I hope you enjoy this beginning to Serenya's Song, Book Two in my stand-alone fantasy romance series. And here's the song that inspired it, if you'd like to play it while you read...
Sheffield, northeastern corner of Leogardian province, 1 Ganviel, LV324 (the 324th year of King Leopold Vaeloria’s reign)
Douglas Barnaby kicked open the swinging door to the clinic, afraid Alina was already dead in his arms. “Help! Somebody, help her please!”
Rain poured off his hat brim, streaming onto his young wood-elf wife. He glanced down at her ashen face. She was still alive, but her once-sparkling blue eyes, now dull and weak, pleaded with him to save her. Rain soaked through her bloody cotton gown. The fabric clung to her pregnant belly. Red water dripped on the polished oak floor.
Lightning flashed behind him, blanking out the faces of the clinic’s workers. He finally recognized Valene, matron of the clinic, as she ran toward them. Three assistants hovered nearby.
Her trained eyes quickly scanned Alina’s body. “Take her over there—to that gurney.”
She gestured toward one of the wheeled contraptions that lined the circular main room. In two quick strides, he reached it and gently laid Alina upon it. “Hold on, sweetheart, please hold on.”
“How long has she been in labor?”
“I don’t know exactly. She woke up screaming this morning. She wouldn’t let me bring her. She tried…” He paused to catch his breath and choked on the words. “She tried to push, and the blood started. Can you help her?”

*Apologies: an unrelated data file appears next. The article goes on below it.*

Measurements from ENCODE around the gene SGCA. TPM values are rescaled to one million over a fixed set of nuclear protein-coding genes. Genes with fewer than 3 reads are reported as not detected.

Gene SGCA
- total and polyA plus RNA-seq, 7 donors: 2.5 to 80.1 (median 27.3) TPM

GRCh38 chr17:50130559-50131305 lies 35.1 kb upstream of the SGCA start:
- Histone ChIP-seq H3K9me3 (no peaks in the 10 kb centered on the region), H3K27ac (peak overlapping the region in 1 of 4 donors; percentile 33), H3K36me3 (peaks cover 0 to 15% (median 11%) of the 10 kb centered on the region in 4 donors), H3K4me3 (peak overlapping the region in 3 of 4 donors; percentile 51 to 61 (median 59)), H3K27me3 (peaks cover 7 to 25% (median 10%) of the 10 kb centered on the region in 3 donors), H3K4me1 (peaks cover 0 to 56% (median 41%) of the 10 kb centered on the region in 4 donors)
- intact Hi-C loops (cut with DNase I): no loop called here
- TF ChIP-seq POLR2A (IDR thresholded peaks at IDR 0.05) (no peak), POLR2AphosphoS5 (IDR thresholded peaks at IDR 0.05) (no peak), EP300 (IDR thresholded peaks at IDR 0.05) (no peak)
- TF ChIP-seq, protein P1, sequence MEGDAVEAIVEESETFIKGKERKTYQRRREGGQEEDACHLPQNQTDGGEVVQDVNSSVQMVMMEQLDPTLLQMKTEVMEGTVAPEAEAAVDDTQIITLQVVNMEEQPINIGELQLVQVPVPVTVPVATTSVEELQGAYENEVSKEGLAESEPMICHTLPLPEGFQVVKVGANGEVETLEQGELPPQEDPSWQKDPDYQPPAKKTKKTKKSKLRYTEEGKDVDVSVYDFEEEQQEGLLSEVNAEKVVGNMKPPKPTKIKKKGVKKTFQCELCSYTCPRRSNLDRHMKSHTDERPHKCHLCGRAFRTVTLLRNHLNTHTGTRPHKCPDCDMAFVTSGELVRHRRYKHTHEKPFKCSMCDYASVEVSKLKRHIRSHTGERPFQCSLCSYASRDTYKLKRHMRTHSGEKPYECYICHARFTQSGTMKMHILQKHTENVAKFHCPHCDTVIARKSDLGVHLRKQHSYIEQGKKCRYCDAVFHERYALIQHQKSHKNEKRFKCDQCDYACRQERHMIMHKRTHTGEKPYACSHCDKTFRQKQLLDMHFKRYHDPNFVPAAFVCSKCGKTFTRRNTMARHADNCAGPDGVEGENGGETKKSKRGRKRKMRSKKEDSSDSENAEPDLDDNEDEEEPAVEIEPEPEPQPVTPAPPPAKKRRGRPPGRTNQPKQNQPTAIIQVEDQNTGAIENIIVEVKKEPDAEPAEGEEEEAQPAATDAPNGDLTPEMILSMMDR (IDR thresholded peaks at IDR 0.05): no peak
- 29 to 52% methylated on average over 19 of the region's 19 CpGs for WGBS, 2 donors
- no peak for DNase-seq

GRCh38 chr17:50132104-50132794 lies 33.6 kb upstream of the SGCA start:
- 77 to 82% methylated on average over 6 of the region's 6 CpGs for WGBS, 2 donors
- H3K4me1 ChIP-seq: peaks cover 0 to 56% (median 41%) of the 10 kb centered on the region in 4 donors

Valene instructed the others, pointing to each one in turn. “Nivell, Bonette, wheel her to room one. Willa, prepare the birthing kit. We have to get the baby out, or they’ll both die.”
Alina, his treasure, his love, turned her pallid face his way as they sped her down the hall and disappeared through the first door on the left. He followed, but Valene stopped him before he stepped through the threshold.
“Not yet,” she said. “You’ll have to wait out here.”
Valene shut the door and pressed her back to it, scowling at Douglas as one might look upon a suspected criminal. Through the room’s windows, all he could make out was a blur of movement. Helplessness wobbled his knees. He fell limply against the wood-paneled wall, thankful it kept him from hitting the floor.
“Help her please.” He twisted his wet hat in his hands and wept.
Valene placed a firm hand on his arm. “We will do all we can. It looks as though she’s already lost a lot of blood.”
Her accusing eyes melted the last of his resolve, and he slid down the wall to the floor. For the first time, he felt like an outsider among this community of wood-elves.
“The baby’s not mine,” he choked out. “Just save Alina. Save my wife. Please.”